It is also smuggled in big trucks that directly drive through the official customs paths after bribing the customs officials manning the ways.
ISO Joins Investigations
This website has since established that after our reporters busted the cartel and published the stories, operatives from the Internal Security Organization (ISO) picked interest in the matter and have since started investigations into the same.
Our sources reveal that the ISO is investigating circumstances under which over 200kgs of Kay Salt meant only for Kenyan market was donated as relief food items in Uganda.
Fred Bamwine, the Mukono Resident District Commissioner (RDC), said Kay Salt was donated to the District COVID-19 Task Force by an undisclosed Non-GovernmentalOrganization (NGO), and has since picked interest on its source, quality and intentions. “You see the security of a country doesn’t take health matters of its citizens lightly, security doesn’t look at certain issues in a pedestrian way, to an ordinary person this might not mean so much, but it’s different with us as security. Because what if there are other motives behind the supply, like poison? How do we explain that salt entered the country for a full year undetected?” Bamwine said.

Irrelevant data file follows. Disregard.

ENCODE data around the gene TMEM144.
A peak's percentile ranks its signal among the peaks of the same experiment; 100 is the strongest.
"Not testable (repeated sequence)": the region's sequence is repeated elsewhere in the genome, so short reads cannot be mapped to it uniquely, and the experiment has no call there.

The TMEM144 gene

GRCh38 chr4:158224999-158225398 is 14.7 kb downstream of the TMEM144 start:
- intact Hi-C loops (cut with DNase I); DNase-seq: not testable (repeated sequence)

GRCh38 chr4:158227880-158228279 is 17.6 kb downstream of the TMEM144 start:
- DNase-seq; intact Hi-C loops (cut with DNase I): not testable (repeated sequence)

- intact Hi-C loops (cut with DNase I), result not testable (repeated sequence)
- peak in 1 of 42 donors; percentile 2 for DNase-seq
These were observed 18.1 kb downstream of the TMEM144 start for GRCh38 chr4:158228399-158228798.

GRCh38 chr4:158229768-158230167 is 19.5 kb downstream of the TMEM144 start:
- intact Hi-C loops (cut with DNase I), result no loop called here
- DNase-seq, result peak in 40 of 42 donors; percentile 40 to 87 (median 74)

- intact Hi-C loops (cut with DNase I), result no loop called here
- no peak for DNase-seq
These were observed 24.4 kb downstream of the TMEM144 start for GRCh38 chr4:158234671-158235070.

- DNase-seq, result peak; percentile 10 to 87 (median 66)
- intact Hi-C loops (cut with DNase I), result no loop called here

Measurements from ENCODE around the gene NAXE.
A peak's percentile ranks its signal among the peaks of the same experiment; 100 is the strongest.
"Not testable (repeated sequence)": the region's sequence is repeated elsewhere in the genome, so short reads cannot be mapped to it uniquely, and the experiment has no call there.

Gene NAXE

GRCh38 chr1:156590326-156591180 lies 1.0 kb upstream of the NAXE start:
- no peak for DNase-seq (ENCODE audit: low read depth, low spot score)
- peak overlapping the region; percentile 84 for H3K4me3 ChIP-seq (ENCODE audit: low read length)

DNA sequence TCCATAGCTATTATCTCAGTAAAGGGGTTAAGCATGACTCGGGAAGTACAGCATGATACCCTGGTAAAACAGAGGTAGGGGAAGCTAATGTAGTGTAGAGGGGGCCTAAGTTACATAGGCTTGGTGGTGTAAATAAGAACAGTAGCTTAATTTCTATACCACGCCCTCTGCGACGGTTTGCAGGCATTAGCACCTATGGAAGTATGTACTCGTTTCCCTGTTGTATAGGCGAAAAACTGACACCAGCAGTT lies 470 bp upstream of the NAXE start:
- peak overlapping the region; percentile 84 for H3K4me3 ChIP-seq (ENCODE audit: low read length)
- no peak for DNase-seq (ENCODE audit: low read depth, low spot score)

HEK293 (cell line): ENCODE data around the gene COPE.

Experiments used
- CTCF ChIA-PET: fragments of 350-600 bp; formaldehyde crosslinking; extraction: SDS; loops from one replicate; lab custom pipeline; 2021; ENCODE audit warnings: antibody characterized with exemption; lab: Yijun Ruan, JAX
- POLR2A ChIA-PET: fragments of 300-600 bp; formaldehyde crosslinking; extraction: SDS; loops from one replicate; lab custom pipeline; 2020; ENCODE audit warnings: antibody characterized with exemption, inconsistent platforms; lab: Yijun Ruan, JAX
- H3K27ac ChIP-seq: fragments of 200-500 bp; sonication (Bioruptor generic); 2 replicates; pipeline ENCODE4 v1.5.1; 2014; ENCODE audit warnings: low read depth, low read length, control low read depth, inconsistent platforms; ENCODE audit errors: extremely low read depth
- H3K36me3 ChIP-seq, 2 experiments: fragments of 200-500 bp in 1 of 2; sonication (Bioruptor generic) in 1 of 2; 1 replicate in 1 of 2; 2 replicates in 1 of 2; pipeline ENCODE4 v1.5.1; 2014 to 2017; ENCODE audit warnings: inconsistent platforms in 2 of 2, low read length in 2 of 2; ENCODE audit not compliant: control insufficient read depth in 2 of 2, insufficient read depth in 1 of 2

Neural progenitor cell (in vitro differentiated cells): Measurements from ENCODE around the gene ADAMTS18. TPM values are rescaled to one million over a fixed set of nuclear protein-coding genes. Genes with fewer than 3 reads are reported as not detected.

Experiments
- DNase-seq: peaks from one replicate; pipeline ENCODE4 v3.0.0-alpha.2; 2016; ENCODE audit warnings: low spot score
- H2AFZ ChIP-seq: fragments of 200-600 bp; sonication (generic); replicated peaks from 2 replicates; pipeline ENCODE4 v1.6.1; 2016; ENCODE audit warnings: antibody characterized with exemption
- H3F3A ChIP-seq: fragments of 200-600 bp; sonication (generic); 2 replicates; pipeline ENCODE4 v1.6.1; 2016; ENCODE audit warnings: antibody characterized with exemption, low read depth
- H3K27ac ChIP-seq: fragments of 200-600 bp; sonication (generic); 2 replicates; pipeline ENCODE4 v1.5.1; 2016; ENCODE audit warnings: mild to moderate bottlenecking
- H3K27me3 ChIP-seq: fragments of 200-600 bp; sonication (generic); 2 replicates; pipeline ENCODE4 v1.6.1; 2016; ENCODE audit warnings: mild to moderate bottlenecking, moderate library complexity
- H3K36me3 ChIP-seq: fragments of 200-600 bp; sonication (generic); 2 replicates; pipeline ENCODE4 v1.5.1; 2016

According to Bamwine, they (security operatives) suspect that the salt could also have been smuggled into the country through Lake Victoria, but couldn’t rule out other ‘possibilities’.
Bamwine noted that the Food Relief Committee led by the former Interpol Director in Uganda Police Force, Fred Yiga, discovered a seal on the salt ‘limiting its consumption’ to only Kenyans, which prompted them to withhold it as they carry out investigations into how it reached Uganda.
Frank Mpaulo, the Mukono District ISO officer, said intelligence teams have started investigating how the Kay Salt entered in Uganda and was donated to the COVID-19 Task Force, noting that their findings will inform their next course of action in their investigation.